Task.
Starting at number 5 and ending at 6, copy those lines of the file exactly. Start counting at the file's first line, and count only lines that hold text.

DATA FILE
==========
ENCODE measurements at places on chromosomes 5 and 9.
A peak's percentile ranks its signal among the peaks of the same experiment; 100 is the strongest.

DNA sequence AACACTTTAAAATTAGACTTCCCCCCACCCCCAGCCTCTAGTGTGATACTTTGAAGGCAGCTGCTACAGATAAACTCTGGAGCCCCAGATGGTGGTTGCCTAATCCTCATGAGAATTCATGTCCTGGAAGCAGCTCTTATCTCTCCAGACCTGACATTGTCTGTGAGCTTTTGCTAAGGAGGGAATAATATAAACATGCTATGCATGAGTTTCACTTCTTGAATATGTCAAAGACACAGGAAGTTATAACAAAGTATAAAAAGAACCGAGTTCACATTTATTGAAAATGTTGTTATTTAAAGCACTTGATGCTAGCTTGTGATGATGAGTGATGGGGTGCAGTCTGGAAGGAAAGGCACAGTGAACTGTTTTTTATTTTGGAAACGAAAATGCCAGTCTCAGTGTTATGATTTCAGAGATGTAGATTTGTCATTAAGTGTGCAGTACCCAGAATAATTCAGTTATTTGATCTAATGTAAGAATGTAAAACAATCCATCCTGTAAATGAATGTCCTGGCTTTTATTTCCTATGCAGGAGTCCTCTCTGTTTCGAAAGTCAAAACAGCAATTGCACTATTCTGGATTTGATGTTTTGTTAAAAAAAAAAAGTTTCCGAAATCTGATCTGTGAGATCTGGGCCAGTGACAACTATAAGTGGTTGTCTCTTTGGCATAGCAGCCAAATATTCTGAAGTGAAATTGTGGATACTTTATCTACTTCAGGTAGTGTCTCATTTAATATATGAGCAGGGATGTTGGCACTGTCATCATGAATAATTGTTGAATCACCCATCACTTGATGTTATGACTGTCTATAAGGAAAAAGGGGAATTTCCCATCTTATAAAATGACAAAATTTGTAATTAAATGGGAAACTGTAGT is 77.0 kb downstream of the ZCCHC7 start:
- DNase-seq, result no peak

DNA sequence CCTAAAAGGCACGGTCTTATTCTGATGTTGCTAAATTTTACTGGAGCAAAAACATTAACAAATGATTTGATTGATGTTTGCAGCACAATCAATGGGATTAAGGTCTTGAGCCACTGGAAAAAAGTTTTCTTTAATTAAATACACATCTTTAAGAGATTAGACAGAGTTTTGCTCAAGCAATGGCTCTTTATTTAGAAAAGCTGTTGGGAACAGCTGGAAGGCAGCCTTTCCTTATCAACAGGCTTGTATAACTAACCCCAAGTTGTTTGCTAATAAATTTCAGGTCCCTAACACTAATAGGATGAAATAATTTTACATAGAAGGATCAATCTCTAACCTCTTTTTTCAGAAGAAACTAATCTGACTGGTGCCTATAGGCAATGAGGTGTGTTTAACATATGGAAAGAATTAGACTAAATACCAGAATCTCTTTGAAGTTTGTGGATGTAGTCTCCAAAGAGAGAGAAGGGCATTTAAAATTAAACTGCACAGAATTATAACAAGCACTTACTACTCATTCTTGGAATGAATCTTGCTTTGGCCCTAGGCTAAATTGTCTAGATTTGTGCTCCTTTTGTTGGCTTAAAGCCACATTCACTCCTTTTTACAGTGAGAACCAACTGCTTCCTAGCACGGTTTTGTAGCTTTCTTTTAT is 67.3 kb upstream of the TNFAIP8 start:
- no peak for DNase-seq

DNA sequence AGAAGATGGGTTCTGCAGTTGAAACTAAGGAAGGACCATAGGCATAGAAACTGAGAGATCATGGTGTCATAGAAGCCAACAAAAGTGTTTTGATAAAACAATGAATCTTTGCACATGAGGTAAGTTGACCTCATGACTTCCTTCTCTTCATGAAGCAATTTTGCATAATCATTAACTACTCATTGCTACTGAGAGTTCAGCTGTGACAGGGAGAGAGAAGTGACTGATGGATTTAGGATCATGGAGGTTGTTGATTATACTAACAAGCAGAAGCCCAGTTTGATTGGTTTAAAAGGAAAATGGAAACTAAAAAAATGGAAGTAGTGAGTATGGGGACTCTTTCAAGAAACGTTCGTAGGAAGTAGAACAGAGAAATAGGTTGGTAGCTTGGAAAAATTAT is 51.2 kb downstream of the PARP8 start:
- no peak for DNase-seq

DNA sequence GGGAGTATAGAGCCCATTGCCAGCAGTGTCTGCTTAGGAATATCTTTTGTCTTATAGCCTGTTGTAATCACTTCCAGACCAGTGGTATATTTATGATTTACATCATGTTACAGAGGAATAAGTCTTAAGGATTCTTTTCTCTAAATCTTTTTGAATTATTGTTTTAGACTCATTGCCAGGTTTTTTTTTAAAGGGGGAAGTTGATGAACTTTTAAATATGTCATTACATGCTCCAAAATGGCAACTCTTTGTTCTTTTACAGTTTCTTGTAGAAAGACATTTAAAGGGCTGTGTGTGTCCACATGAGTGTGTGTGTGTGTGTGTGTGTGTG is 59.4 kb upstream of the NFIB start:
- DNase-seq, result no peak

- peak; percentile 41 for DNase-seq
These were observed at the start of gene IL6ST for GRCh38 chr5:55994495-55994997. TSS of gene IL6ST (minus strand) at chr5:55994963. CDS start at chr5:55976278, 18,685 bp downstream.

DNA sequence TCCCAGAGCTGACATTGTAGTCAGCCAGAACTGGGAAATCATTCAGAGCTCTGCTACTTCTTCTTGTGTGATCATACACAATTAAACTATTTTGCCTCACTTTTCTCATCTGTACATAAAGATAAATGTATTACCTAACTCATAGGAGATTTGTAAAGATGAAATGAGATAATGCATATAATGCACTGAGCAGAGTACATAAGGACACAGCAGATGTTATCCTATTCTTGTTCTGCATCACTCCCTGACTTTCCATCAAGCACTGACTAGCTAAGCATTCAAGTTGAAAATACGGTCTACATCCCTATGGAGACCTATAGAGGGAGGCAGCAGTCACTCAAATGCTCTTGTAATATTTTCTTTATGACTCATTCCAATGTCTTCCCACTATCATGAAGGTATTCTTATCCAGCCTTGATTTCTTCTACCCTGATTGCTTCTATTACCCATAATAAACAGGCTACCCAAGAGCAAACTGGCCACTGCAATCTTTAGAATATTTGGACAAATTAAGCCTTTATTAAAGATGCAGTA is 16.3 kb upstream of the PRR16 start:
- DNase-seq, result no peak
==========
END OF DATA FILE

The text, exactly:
DNA sequence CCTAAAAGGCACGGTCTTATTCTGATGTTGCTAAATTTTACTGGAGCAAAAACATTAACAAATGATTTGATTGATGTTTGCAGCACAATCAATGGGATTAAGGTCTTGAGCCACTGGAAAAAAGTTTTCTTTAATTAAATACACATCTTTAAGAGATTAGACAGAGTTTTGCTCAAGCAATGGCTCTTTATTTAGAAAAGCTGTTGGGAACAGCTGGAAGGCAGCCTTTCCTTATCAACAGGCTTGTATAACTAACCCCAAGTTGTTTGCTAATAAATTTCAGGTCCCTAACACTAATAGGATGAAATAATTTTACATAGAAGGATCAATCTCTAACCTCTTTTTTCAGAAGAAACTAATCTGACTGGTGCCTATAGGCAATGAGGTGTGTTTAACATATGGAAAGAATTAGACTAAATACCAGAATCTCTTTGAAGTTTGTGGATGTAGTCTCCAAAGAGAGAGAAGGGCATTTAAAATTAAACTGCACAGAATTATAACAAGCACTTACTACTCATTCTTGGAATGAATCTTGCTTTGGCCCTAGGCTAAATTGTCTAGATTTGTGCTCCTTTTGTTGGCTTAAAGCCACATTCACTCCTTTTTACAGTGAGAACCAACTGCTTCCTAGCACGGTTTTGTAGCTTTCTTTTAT is 67.3 kb upstream of the TNFAIP8 start:
- no peak for DNase-seq